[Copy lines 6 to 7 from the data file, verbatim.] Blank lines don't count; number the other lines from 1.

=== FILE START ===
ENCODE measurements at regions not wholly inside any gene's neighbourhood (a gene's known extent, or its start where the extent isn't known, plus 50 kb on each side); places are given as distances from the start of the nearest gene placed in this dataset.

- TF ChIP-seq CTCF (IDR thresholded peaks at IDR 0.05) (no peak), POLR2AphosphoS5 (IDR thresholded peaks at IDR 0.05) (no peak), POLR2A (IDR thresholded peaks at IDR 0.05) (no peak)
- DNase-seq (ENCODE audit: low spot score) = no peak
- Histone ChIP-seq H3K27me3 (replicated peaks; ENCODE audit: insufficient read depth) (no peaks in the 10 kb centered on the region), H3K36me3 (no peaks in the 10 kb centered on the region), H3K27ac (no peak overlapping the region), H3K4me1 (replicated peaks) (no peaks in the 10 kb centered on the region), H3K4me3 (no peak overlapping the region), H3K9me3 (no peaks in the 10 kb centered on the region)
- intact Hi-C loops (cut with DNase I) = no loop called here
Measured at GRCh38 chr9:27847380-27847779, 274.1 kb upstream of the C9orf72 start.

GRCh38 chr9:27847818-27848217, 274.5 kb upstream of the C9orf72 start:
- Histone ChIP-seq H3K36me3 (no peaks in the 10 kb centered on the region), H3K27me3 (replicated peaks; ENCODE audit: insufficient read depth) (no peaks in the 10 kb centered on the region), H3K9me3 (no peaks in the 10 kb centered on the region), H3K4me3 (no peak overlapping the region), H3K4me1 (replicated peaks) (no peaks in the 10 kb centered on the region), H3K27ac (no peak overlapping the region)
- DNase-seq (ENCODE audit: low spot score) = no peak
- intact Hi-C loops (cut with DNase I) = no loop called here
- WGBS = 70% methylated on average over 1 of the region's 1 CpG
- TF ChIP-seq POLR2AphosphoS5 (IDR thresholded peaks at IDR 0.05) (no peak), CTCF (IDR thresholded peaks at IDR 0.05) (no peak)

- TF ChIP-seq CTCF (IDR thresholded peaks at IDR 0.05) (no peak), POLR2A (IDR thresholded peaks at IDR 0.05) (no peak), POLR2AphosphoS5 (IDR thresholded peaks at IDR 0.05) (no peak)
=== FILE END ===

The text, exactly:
Measured at GRCh38 chr9:27847380-27847779, 274.1 kb upstream of the C9orf72 start.

GRCh38 chr9:27847818-27848217, 274.5 kb upstream of the C9orf72 start: